vii) However that poleward shift in the surface air pressure distribution represents a speeding up of the water cycle which transfers energy to space faster by non radiative processes.

    That poleward shift therefore provides the stabilising negative response to the effect of the more active sun on the vertical temperature profile of the atmosphere.

    Exactly the opposite occurs when the sun is less active when in that case the surface air pressure distribution then moves equatorward to provide a negtive system response to less energy entering the oceans. That is, when less energy is entering the oceans the water cycle slows down to offset the cooling effect of less energy entering the system.

    That is the only mix of positive and negative effects and feedbacks that could account for actual observations.

  2. tallbloke says:

    Hi Stephen,
    looking pretty good, apart from vii) which needs etending a bit. All energy ultimately is radiated to space. There is no other way.

    So if you feel you’ve got there with the phenomenological description, it’s time to do an Erl Happ and start combing the data for supporting evidence. Sounds like a project I could enjoy collaborating with you on.

  3. Stephen Wilde says:

    Yes as regards point vii).

    I should have said that energy gets shifted upwards by the faster water cycle, by passing the greenhouse effect because it is in latent form and so does not affect surface temperature, so that it is more readily radiated to space from the higher location.

    Thus the effect of the non radiative processes is to ADD to the energy transmission capabilities of surface to space radiation.

    Hence the ability of the water cycle to speed up or slow down to adjust net transfer of energy in response to changes in GHG quantities and any other forcing agent.

    Help with linking that description to real world data would be appreciated. There should be lots of bits of data that confirm it over and above the ones I have already linked to in my articles on the subject.

  4. adolfogiurfa says:

    Tallbloke Talkshop´s regular Michele Casati has a new article about this issue, at NIA:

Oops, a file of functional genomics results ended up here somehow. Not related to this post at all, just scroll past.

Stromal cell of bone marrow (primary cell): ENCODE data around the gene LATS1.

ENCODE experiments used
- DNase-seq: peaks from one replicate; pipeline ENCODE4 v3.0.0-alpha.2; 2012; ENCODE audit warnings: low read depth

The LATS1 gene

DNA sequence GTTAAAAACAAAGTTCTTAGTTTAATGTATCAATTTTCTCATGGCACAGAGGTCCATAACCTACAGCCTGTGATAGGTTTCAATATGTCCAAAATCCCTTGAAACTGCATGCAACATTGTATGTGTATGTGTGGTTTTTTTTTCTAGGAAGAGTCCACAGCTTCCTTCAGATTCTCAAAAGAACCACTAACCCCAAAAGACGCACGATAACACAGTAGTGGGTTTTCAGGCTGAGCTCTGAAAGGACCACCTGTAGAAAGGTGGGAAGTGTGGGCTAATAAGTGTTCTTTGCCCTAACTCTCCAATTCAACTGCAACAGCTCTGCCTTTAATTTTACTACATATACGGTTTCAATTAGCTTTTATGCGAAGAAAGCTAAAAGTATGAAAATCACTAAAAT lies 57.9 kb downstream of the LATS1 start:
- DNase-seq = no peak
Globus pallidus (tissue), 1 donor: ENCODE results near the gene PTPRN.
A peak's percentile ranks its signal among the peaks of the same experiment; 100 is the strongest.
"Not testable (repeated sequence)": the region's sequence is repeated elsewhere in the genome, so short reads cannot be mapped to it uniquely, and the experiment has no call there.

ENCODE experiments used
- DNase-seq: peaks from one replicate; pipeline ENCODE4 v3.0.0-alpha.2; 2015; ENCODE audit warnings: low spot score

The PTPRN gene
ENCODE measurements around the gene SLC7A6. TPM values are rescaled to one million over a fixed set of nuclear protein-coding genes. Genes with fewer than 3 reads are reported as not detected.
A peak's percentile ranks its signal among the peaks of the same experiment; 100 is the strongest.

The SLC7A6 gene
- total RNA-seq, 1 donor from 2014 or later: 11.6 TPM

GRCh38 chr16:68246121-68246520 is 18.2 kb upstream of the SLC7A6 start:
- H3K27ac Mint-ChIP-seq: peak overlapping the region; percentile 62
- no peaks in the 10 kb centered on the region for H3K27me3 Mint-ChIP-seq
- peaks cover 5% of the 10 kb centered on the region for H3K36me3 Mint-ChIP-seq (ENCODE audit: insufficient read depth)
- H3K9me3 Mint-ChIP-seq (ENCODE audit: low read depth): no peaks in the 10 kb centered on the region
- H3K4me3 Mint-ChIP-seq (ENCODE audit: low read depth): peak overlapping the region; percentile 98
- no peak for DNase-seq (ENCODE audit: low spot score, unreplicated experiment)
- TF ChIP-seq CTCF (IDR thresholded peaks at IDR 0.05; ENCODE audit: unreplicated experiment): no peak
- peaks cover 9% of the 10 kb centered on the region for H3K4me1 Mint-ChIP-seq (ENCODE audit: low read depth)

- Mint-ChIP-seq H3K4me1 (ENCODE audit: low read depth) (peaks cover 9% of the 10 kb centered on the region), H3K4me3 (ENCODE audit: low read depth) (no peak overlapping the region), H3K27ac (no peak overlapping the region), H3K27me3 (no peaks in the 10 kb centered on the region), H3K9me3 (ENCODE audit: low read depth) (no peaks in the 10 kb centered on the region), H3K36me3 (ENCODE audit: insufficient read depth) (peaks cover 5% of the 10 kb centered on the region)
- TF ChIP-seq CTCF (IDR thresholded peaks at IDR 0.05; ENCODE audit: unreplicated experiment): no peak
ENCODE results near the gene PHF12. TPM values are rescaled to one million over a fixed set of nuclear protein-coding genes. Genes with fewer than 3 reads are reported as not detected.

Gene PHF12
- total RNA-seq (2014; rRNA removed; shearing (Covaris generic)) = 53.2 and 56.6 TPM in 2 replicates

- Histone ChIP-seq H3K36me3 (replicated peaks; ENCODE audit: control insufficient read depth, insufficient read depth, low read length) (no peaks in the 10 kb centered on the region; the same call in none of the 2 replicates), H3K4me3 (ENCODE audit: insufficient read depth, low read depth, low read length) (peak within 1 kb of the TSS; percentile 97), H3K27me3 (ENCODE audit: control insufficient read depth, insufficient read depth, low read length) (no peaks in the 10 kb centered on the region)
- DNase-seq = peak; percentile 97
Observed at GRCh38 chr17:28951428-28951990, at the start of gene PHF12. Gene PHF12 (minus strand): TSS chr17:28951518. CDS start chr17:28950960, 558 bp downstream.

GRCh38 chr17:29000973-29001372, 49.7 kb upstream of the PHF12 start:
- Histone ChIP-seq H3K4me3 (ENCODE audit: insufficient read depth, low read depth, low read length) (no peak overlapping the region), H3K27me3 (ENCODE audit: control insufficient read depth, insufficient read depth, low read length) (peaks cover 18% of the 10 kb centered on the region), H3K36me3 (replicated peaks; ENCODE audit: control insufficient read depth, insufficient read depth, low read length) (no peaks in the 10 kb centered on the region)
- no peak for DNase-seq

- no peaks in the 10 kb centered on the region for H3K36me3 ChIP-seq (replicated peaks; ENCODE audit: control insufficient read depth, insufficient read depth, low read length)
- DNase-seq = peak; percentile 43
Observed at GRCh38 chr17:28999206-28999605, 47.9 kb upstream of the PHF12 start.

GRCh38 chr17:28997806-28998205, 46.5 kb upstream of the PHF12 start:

(translate it with Google)

    google translate here

    [added translation, tim]

  5. P.G. Sharrow says:

    Yes Stephen, an excellent summation. Now it is time to “snow them with what you know”. Dazzling with BS is for the Experts. *-) pg

  6. Stephen Wilde says:

    Tricky to follow the translation accurately but Michele is clearly going for cosmic rays as the cause of more clouds as per Svensmark.

    I find that unlikely because we also see changes in the vertical temperature profile of the atmosphere which is unlikely to be a result of cosmic rays.

    So, I think the temperature changes force the latitudinal air circulation shifts and the movement of the cloud bands resulting in a redistribution of surface pressure which is what changes cloud quantities and albedo.

    Cosmic rays may help a bit but I think they are just along for the ride.

    As regards “snowing them with what I know” that is an appealing prospect but first I think I need to get incontrovertible evidence that the stratosphere does indeed tend to warm when the sun is less active. I am hoping that will not be long. It has certainly stopped cooling.

  7. tallbloke says:

    Thinking about this a bit further, I think I made an error doing the divide by four on the reflectivity effect. Clouds near the lims and poles cast big shadows, and the albedo only applies to the side of Earth facing the sun anyway. If the real effect is nearer, say, 8W/m^2, then the ocean is far more dynamic in the way it maintains atmospheric temperature than we previously thought.

  8. P.G. Sharrow says:

    TB: I think you are right. As a “mad dog Englishman” that works in the noonday sun, as a gold diver that has worked many hours in clear cold water, and as a engineer of solar energy collection panels , I can attest to the fact that the 4 hours around high noon, by far, are the most effective for solar energy transfer. A “bullseye target of concentric rings of percentage of transfer would be the best visual. pg

  9. Orson Olson says:

    Perhaps I’ve missed it (because I’m very tired at the moment of writing), but doesn’t this period of lower albedo nicely fit with the super-El Nino of 1998? As well as the step change seen in the MSU-satellite temp records at around 2002?

    It appears that at least some portion of warming over the past decade or so is due to a measurable change in the earth’s albedo, related to diminished TOA cloud cover.

    I would like to see the top chart ‘Earth’s Albedo Variation” overlaid with the satellite Temp chart, and smoothed. The time lag issue — repeatedly sussed out in various fora, recently — bears interest here.

  10. tallbloke says:

    Hi Orson, sure, I’ll produce that graph. The lag would be around 4-5 years I would guess. Heat comes back out of the ocean when the Sun goes quiet, or cloud increases. This keeps temps up (or even increases them) for a while. How long, we don’t know. It seems there was quite a lag between the Sun going quiet and the onset of the really cold period in the Maunder Minimum.